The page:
In what will likely become fodder for conspiracy theorists, Australia's military has mysteriously lost its "X-Files," a host of records which detail sightings of unidentified flying objects (UFOs), the Sydney Morning Herald is reporting.
The nation's Department of Defense made the revelation after a two-month search in response to a newspaper's Freedom of Information (FOI) request proved fruitless, and officials were unable to locate the files. "The files could not be located and Headquarters Air Command formally advised that this file is deemed lost," the department's FOI assistant director, Natalie Carpenter, is quoted as saying.
As Reuters is reporting, the department had been able to locate was a folder called: "Report on UFOs/Strange Occurrences and Phenomena in Woomera," a military weapons testing range in the centre of Australia's vast outback. The single remaining file detailed a sketchy series of sightings from around the country and overseas, including people living in towns near Woomera, in South Australia state.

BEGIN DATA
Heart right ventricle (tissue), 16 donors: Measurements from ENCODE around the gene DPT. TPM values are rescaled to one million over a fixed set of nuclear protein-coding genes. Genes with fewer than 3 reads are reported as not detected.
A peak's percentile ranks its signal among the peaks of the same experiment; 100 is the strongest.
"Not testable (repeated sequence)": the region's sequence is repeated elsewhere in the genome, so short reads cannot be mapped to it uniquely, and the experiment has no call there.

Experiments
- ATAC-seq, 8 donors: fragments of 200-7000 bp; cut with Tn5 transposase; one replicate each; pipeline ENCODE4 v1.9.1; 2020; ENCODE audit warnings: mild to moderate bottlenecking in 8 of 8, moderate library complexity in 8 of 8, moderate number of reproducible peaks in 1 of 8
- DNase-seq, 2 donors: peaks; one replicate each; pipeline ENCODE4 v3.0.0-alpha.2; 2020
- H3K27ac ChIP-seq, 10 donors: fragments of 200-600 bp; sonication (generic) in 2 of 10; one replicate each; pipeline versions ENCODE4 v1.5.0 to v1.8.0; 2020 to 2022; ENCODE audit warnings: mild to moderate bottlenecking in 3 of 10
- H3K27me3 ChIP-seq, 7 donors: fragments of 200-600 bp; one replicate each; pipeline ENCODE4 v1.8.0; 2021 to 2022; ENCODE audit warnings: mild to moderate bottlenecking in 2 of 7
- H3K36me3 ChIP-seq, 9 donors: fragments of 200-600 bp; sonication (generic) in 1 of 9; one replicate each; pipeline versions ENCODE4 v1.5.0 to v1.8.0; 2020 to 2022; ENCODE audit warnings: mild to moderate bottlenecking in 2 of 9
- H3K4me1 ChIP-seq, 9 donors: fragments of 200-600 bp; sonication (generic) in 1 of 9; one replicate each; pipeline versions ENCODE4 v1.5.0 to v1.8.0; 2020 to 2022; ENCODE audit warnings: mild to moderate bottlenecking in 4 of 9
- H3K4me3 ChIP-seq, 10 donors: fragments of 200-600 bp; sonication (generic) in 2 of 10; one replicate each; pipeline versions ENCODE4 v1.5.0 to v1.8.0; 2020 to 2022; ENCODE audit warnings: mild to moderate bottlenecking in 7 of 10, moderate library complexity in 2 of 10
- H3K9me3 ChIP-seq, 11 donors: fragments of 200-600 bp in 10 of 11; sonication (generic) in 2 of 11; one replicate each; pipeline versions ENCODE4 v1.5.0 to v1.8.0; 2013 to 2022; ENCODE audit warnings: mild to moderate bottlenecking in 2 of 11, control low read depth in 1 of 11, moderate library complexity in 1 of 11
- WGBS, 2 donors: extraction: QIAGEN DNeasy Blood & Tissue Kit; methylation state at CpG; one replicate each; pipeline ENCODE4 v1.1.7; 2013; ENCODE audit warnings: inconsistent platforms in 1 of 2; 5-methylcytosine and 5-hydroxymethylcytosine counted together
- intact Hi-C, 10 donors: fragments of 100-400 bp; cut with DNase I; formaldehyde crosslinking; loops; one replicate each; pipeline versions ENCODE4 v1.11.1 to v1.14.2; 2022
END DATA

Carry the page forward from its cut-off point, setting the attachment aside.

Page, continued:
UFO study officials said questions needed to be asked about the country's decision to destroy the files. “It would be interesting to know if they have throw anything else out," Doug Moffatt, spokesman for UFO Research New South Wales, is quoted by the Telegraph as saying. "If not, it starts looking dodgy.” Considered by many in the field to be Australia's leading UFO researcher, Bill Chalker also expressed his dismay and claimed to have accessed the archives just a few months ago. "Some of those UFO documents would still be classified, and would not be available for viewing,'' he told the Sydney Morning Herald. ''But the Department of Defence would have surely found the hundreds of other files if they just headed down to National Archives and looked.''
Meanwhile, according to GlobalPost, Australia’s military said it stopped taking reports of UFO sightings in late 2000, and began referring such claims to the police.
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